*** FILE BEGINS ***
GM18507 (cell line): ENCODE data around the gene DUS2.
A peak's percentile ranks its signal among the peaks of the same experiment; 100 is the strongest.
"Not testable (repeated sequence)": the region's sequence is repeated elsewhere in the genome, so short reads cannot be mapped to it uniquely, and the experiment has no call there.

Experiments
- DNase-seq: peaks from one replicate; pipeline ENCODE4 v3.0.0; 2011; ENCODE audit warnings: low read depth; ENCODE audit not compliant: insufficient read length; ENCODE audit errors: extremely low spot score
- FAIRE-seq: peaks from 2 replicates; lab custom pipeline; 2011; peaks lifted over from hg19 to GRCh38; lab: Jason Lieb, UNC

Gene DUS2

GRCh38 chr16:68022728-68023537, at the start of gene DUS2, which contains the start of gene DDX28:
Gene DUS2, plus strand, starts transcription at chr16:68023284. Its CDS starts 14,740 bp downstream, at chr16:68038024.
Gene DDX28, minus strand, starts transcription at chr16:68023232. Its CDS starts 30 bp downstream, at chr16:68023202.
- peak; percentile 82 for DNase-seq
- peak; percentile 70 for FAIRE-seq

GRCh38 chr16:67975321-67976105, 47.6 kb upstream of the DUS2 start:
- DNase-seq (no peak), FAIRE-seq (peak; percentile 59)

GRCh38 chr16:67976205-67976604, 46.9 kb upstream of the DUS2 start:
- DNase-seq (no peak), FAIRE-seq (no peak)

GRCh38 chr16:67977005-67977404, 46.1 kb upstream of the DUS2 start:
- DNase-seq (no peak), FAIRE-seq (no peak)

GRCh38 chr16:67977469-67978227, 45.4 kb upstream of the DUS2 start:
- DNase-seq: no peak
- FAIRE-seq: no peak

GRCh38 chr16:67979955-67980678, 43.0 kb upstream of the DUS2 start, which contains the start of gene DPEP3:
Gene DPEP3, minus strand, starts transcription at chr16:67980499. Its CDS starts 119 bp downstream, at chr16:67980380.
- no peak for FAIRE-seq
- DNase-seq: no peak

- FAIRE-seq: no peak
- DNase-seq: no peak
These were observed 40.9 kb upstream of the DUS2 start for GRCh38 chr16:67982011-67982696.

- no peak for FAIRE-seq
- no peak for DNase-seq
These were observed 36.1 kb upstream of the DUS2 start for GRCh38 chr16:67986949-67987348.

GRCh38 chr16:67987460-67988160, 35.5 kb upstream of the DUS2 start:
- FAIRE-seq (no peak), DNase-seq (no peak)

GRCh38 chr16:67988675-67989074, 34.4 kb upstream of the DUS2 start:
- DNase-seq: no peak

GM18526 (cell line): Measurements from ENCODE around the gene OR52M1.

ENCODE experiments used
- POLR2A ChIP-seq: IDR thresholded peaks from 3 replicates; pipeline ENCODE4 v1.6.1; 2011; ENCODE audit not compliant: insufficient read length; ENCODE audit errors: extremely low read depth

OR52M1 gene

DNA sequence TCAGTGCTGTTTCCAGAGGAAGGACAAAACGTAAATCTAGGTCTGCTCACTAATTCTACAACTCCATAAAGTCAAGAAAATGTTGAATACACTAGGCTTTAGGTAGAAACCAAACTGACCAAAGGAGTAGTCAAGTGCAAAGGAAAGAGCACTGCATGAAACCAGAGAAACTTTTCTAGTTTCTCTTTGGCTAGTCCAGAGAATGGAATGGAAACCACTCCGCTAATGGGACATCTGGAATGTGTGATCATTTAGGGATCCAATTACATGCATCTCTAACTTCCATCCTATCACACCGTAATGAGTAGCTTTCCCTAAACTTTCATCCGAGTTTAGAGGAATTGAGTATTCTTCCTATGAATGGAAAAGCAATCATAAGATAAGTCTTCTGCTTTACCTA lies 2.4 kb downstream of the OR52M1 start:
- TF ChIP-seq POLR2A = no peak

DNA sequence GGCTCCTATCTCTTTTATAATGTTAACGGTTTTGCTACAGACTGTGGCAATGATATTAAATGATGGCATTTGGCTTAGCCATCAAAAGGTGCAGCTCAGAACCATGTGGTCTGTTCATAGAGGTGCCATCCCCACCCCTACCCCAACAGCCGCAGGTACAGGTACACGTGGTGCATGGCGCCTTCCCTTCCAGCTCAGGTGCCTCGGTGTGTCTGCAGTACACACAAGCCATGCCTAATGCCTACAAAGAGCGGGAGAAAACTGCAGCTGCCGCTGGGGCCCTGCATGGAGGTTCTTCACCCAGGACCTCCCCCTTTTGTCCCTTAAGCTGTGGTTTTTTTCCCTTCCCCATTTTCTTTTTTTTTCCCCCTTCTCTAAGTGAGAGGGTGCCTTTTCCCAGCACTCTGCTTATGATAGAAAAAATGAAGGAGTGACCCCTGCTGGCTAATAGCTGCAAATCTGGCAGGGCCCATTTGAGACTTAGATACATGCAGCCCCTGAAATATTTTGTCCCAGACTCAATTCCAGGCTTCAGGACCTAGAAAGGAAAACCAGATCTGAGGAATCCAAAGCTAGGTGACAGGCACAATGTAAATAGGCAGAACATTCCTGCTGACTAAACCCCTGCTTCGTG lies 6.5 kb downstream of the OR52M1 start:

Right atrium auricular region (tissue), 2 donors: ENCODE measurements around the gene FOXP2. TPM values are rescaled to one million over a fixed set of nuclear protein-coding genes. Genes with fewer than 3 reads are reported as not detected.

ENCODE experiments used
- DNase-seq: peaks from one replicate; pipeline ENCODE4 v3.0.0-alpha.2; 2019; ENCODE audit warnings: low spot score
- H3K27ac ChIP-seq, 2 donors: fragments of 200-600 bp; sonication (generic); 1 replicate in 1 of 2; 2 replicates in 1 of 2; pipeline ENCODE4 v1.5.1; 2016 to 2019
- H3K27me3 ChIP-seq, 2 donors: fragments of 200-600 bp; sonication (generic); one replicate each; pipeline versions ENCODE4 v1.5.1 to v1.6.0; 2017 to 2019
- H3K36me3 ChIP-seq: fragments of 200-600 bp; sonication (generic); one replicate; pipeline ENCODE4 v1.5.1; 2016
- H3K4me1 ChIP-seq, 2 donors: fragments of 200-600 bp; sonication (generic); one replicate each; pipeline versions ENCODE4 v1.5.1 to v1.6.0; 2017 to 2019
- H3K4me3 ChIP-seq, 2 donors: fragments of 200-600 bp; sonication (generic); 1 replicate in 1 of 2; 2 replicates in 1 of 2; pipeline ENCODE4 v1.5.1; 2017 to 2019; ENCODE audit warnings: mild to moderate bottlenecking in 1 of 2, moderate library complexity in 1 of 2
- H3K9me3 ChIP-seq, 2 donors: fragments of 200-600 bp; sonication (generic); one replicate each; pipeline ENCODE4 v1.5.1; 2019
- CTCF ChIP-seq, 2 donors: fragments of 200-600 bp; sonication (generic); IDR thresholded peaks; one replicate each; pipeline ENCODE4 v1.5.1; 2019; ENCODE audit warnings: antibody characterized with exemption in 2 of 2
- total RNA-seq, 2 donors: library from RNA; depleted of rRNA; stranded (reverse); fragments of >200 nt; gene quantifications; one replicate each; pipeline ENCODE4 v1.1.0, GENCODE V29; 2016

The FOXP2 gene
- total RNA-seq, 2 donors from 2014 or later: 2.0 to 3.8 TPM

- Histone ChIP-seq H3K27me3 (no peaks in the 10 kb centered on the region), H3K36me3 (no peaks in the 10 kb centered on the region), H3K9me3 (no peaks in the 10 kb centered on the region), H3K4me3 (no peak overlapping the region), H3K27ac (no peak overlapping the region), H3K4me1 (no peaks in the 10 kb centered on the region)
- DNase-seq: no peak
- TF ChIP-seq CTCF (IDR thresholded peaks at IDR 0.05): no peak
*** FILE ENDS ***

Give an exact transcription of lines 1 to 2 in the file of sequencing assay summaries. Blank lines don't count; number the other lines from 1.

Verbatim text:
GM18507 (cell line): ENCODE data around the gene DUS2.
A peak's percentile ranks its signal among the peaks of the same experiment; 100 is the strongest.